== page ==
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35

All modern aircraft have to go through incredibly stringent safety checks and are essentially equally safe. Accidents are so rare that any apparent differences in aircraft safety are mostly meaningless statistical anomalies. Airfleets.net has a chart of accidents per aircraft type, but it's not easy to make any practical conclusions about it. For example, ...


21

Rather than viewing safety as being a function of the aircraft, it's much more accurate to say safety is a function of the airline. To provide perspective, AirDisaster provides a ranked statistical analysis of selected aircraft by fatal accidents (accurate to 2004, so it omits the more recent models). Even the Concorde, the worst ranked plane, had a fatal ...


17

Firstly, it depends on the 'cable car' meaning - I take it you mean the ones hanging above the ground, instead of the San Francisco-style ones which were named one of the most dangerous forms of transportation around. So on to the type you're talking about. Safety regulations will surely differ in every country. However, since many are made in Switzerland ...


8

MadVenture Travel is now offering: LONDON TO SYDNEY OVERLAND (via Africa & central Asian silk road) which promises to be a 64 week, 61 country odyssey!! From their site: A 64 week in-depth overland expedition from London to Sydney travelling through Africa, the Middle East, central Asia and Australasia visiting highlights and natural ...


6

The question is for a specific reason senseless, it is like asking what kind of radio is safest in an automobile. The reason is simply that most fatalities are not caused by the type of plane, but by pilot errors, bad care or environmental influences (downburst etc.). There is no reason to believe some crashes would not have occured with exactly the same ...


5

It is sad that most companies claim 98%, because there is really no truth behind those fact. If you ask them for the actual numbers most will not release them. We decided to climb with E-Trip Africa as they do put up statistics that seem a little more realistic. They claim 88-89% overall, and when I asked for actual numbers of people it calculated ...


5

The standard measure for a mountain's difficulty is the ratio of summits to fatalities. Per Wikipedia, as of 2009, the hardest mountain is Annapurna I in Nepal, with a ratio of 157 summit ascents and 60 deaths, or 38%. This means that, for every five people who reached the top, two died trying (or on the way back). I'll stick to a nice brisk walk around ...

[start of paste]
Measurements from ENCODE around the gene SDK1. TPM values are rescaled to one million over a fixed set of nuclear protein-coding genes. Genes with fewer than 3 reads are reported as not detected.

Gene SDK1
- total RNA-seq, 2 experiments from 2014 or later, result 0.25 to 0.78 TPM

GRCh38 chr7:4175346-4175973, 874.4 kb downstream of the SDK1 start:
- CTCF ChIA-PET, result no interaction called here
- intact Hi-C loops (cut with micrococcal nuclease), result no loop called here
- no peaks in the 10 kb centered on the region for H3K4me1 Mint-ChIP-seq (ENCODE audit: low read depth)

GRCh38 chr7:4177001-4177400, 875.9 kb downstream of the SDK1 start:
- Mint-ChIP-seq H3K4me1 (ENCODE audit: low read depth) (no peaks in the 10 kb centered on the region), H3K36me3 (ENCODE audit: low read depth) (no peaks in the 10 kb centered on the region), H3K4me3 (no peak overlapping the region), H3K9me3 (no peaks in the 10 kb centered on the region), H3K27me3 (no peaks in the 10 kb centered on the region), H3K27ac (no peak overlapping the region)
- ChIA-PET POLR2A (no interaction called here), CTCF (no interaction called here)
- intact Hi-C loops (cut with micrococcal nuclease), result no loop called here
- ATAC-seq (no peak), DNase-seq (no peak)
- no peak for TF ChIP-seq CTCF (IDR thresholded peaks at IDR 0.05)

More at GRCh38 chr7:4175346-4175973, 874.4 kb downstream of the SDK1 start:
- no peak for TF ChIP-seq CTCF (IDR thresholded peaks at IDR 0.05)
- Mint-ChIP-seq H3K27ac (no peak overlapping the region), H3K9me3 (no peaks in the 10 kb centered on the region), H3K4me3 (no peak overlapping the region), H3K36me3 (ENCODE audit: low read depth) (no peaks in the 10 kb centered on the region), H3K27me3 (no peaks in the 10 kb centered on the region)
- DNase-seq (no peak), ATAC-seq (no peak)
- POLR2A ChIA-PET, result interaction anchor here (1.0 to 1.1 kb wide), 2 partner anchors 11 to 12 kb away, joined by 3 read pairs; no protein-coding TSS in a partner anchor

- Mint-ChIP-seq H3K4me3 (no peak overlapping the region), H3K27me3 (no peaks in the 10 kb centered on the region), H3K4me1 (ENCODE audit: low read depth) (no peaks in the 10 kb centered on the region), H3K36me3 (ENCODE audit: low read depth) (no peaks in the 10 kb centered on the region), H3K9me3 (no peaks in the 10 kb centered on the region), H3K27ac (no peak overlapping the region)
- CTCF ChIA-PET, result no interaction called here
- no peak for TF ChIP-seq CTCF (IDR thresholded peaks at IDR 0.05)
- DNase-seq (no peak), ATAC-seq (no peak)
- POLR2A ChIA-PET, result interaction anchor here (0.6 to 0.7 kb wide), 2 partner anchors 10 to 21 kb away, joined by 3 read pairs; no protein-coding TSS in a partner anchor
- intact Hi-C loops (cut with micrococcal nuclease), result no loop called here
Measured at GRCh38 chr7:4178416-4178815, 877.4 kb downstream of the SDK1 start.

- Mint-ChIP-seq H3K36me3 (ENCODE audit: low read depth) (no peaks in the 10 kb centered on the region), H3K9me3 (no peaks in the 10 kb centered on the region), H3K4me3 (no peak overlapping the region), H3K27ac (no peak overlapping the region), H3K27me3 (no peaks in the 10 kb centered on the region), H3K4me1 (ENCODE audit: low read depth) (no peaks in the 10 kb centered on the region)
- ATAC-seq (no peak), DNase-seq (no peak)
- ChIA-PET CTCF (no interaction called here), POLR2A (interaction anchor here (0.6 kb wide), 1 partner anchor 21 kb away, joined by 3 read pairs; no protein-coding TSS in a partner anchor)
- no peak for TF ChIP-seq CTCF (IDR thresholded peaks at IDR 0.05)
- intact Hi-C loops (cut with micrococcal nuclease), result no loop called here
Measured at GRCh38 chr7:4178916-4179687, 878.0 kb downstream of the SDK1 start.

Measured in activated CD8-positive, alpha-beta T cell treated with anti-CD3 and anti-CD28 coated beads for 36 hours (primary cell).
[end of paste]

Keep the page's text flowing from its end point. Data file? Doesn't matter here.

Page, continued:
5

The official statistics only give the percentage of trains that were no more than 10 minutes late. The Melbourne to Sydney night train is train 622 (second green bar from the left). The on-time performance is pretty bad: only 60% achieved the 10-minute objective. There doesn't seem to be any official tracking of how late the late trains are. Google finds ...


4

I am sure this varies by country, but I have a way to get you an estimate. It's a reasonable assumption that everyone who misses a flight just because they didn't make it to the airport in time is paged. I have heard such pages for my own flights and the flights around me. Not every flight involves these pages. At a rough guess I would say one in 20 does. ...


4

As German I can second the opinion of Paul, thieves could be everywhere, I know people from my circle of acquaintances who lost belongings. To protect my belongings: a) If I am completely alone (ok, this will be seldom the case in Germany), I will hide them, put them in a spot hard to see or, if not possible, put them in a spot where I will see people ...


3

I am German and would not trust the German respect for private property. Thieves are everywhere also in Germany but thieves are not very smart most of the time so maybe this could help: http://imgur.com/TIXL2


3

FlightView.com has great reports on historic flights (I work in sales there). They're the only flight data provider which are selected as consultants to the FAA, so you know you're getting the most accurate data.


3

If you run the statistics, you will likely get different answers for: Safety per trip Safety per travel kilometer Safety per travel hour You need to think about what you really want to know. You might also think about the causes of air transport accidents that result in deaths. They tend to be more often lapses in judgement, communication or training by ...


2

The Japanese Police Agency only lists crimes committed by foreigners (and does have them listed by both country of origin of the offender, and part of Japan they were committed in). The Wikipedia Article focuses again on crimes committed by foreigners, rather than crimes against foreigners. The best that I can find is the US government site on visiting ...



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